According to a comprehensive survey of buildings in Riverside Elementary School District 96, the district will have to complete some $1.35 million in life safety repairs within the next 10 years.

The survey, completed by Villa Park-based Concept 3 Architects, included all life safety issues in each of the district’s five schools that need to be rectified according to school building codes. All of the code issues are considered top-priority, and will be outlined in the district’s 10-year life safety plan, which is required by the Illinois State Board of Education this year.

Not included in the life safety study are another $15.2 million in projects, some $9.8 million of which could qualify as life safety projects.

District 96 Superintendent Jonathan Lamberson said that no projects included in the life safety study will be initiated in 2006 and that the funding source for any of the improvements has not yet been determined.

Lamberson also said that the final amount of all of the proposed repairs at the schools could well be below the amount calculated by Concept 3 Architects, since the district would attempt to address some of the issues with its own maintenance staff.

“Those are guesstimates; those aren’t Pentagon numbers,” Lamberson said. “The other piece of this is that the architect had to guess what is the cost of replacing [things] in 2015.

“All of those items would be put out for competitive bidding, and we’d get the best price for the work. We will not be paying those prices for probably any of those items.”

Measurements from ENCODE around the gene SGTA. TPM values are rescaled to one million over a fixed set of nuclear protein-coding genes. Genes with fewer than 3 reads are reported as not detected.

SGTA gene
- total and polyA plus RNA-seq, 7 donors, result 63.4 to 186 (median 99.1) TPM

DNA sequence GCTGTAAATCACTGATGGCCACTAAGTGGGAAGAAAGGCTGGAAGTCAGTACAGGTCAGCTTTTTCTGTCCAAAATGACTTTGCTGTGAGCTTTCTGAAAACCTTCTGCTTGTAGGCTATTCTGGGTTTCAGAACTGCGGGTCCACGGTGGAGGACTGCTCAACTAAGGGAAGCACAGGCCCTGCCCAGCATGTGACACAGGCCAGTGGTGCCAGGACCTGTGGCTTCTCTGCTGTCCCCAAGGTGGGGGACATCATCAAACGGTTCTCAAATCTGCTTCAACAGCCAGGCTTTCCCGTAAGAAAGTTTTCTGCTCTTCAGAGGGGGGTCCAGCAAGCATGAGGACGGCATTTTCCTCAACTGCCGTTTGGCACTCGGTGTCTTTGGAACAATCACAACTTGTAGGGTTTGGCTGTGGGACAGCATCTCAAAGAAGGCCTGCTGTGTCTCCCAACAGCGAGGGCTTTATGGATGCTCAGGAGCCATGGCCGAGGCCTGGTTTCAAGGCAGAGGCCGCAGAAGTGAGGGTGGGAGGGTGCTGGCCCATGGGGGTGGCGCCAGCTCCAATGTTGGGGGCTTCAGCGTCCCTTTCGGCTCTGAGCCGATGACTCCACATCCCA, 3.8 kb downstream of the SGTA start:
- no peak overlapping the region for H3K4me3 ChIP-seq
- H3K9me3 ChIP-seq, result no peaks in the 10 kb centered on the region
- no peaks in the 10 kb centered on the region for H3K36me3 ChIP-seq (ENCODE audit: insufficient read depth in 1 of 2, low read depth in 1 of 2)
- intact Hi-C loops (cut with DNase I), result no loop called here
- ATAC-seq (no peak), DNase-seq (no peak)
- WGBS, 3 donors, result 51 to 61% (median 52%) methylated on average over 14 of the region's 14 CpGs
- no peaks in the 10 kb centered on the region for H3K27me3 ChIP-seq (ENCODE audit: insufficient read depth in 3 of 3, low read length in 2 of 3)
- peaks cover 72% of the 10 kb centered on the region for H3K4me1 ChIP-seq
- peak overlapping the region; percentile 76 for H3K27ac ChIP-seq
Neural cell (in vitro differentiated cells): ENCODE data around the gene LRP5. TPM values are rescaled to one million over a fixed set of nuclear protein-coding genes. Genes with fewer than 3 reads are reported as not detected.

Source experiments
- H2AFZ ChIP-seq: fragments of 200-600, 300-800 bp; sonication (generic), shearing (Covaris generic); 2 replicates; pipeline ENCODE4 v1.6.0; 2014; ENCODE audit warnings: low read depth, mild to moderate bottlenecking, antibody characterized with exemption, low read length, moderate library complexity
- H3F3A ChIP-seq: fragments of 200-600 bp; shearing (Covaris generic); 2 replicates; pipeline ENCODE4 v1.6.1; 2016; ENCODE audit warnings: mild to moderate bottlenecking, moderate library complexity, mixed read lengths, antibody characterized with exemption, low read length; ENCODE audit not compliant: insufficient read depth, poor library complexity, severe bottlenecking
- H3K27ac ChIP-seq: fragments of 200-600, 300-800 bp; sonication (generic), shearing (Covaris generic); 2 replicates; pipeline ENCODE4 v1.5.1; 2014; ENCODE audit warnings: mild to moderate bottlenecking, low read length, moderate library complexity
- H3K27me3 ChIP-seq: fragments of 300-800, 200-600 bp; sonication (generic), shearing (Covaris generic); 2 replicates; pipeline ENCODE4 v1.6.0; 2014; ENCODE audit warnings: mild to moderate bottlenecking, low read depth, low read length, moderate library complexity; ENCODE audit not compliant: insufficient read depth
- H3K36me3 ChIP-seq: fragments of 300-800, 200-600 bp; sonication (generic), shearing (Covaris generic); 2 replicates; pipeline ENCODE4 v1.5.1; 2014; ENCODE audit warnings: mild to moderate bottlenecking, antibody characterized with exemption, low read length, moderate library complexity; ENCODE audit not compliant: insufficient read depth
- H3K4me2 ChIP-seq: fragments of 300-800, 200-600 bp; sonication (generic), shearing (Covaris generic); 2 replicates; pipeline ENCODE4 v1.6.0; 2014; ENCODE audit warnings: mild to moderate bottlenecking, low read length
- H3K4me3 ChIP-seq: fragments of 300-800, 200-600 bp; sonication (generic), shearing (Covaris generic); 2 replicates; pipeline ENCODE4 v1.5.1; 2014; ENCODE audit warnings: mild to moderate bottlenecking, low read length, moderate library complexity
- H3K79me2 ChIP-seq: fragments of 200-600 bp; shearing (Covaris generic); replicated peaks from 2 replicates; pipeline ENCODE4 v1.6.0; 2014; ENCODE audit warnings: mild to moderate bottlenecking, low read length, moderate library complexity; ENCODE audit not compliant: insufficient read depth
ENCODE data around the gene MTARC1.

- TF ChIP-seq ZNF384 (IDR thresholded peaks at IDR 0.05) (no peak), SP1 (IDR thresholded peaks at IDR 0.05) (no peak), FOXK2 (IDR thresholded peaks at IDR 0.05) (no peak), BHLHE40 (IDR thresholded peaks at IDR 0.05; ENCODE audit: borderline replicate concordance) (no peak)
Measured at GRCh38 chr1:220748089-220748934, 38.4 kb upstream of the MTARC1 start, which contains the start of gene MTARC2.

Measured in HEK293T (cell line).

The costliest improvements to the buildings, according to estimates provided by Concept 3 Architects, will be adding code-compliant fire separation doors between older parts of schools and additions to all of the schools completed in 1968.

Adding together all of the individual fire separation fixes at each school, the bill comes to $565,000.

What makes those improvements so frustrating, is that the fire separation issues should have been addressed at the time of the construction of the 1968 additions or in subsequent life safety studies.

“Why weren’t these done previously?” Concept 3 Architects Principal Mark Miller asked rhetorically. “It doesn’t make sense. All of the criteria those doors needed to meet, they didn’t meet.”

Lamberson said he was also puzzled by the fire separation issue at the schools, saying that while he hadn’t seen the district’s previous life safety plans, “it’s odd this wouldn’t have come up in previous life safety plans. I’m surprised we’re still dealing with doors. It’s probably time for us to do that.”

Lamberson surmised that, in previous life safety plans, the district dealt with other issues they felt were more pressing.

Beyond fire-rated doors in specific areas of each school, the most expensive of the proposed fixes include tuckpointing, especially at Hauser Junior High School and Central School.

Tuckpointing for 8,000 square feet at Hauser is estimated at $120,000, while 4,000 square feet of tuckpointing at Central is pegged at just under $60,000.

Miller also said that the district should “address fairly soon” the wood floor structure of the multi-purpose room at Central School, which in the past has been used to store thousands of pounds of paper.

“We suspect that the wood is losing some of its integrity,” Miller said.

The district can choose to try and finance the cost of the improvements out of its operating budget within the next 10 years. Or it can choose to seek a bond issue to fund the improvements more immediately. Any bond sale, however, would have to be approved by voters of the school district, which serves all of Riverside, the Hollywood section of Brookfield, the eastern end of North Riverside and a sliver of Lyons.

Lamberson said that none of the substantial proposed life safety work would begin prior to the summer of 2007.

“We need to decide what we can afford and how to afford it,” he said.